Oh my. My son returned home from a two week backpacking trip in the Blue Ridge mountains with some harrowing tales to tell, along with a smelly piece of freshly-killed-rattlesnake skin. A more anxious mother might have banned him from ever going on another trip with Overland Adventures, a teen-travel company that organizes action-packed, bare-bones trips at Ritz-Carlton prices. But he came home so exhilarated, confident, motivated and cheerful that I’m re-upping him right now.
He and 10 other teens (including Uma Thurman’s daughter with Ethan Hawke) met up with two counselors in Charlotte, NC. The leaders, one male and one female, are the kind of preternaturally accomplished college students–athletes! tutors! community service volunteers! environmentalists! first responders!–that make tail-end Baby Boomers like me feel pathetic, old and obsolete. But they are definitely who you want accompanying your child on a backwoods hiking adventure.
Despite a fierce thunderstorm early on, the trip got off to a great start. They bonded as a group, completed some day hikes, and then set out on a three-night backwoods stint. At some point they drove over a rattlesnake, possibly an Eastern timber rattlesnake. It was injured but alive, so the counselor killed it with a stick, then thoughtfully cut it up so each kid could each bring home a snakeskin souvenir. Ours is now sitting in a paper cup of alcohol solution on the kitchen counter.
While camping in the backwoods, the male counselor was also bitten by a brown recluse spider, which is poisonous if not lethal. He toughed it out for a few days, but the bite was beginning to fester. So he decided to drive himself to a local hospital, with a plan to meet the rest of the group on Mount Mitchell, which they were preparing to climb.
With his spider bite drained and bandaged, the counselor drove to the top of the mountain and started hiking down to meet the group. En route, he happened upon a massive black bear who was not deterred by loud noise, as suggested in all the conventional literature and movies like “The Parent Trap.” Feeling threatened, the counselor dropped his day pack and ran down the mountain to meet the rest of the group. Forty-five minutes later, they started back up, assuming the bear would have moved on. No such luck. “Fuck!” exclaimed the counselor, who was leading the way–followed closely by my son–when they saw it again. The bear was not overtly menacing, but it didn’t seem in a rush to scurry off either–possibly because, as they later learned from the park ranger, some hikers had fed a black bear an entire ham earlier in the week. “Turn around,” the counselor said quietly to my son, “and tell everyone to drop their packs and run as fast as they can!” And that is what he did, while the counselor, armed with rocks, yelled at the top of his lungs to keep the bear at bay. The scariest part, my son said, was when he kept calling the counselor’s name–“Are you OK?”–but didn’t get a response.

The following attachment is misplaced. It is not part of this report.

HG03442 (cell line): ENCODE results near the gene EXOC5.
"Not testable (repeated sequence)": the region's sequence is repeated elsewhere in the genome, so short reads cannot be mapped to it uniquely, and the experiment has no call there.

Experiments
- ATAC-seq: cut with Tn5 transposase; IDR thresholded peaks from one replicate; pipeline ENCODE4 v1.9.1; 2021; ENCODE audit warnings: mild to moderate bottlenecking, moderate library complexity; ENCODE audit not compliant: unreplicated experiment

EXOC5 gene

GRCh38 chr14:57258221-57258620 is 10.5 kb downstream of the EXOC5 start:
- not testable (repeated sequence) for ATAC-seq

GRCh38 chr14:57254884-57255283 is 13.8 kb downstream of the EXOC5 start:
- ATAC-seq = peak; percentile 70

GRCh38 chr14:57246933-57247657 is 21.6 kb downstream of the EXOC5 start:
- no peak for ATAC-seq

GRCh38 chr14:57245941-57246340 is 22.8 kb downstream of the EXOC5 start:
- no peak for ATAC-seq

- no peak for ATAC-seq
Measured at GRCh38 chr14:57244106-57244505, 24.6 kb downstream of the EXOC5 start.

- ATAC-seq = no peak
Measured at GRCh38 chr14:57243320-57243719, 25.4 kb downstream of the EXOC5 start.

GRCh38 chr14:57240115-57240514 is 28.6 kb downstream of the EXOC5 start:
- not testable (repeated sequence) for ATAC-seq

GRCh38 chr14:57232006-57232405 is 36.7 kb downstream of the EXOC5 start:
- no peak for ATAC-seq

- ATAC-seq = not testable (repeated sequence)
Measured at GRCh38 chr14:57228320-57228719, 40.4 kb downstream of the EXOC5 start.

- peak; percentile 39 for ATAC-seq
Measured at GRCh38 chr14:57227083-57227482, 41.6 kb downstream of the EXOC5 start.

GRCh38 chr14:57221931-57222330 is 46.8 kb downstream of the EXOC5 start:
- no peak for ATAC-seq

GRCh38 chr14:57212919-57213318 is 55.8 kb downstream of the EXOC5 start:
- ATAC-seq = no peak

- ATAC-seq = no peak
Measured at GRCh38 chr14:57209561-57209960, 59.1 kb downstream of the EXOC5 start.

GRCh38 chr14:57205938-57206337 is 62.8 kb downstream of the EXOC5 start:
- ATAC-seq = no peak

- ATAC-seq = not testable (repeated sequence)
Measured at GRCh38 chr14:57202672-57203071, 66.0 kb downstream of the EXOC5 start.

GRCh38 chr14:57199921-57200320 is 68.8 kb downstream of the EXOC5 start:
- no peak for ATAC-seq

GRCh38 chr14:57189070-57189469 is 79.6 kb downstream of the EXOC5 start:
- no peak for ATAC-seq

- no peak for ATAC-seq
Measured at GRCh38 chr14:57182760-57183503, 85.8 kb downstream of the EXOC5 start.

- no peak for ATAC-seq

The next day, we received an email from Overland. “Everyone is 100% safe and sound,” it began, then went on to describe a toned down version of the bear story we would later hear. “Overland groups see bears with frequency on our outdoor programs and we do not usually email parents but this is a special case because when park rangers went to retrieve the packs from the trail, the bear had already taken them to another location, probably to investigate the lunches packed inside. Only one student actually saw the bear”–I knew instantly that would be my son–“but we wanted to contact you so you weren’t surprised when your son or daughter returned home without a day pack!”
My boy lost a thermal undershirt, a pair of Oakleys, a water bottle and $75 to the bear. But that’s a small price to pay for all that he gained: self-reliance, that fierce sense of community forged through adversity, respect for nature, and dreams of one day becoming an Overland counselor.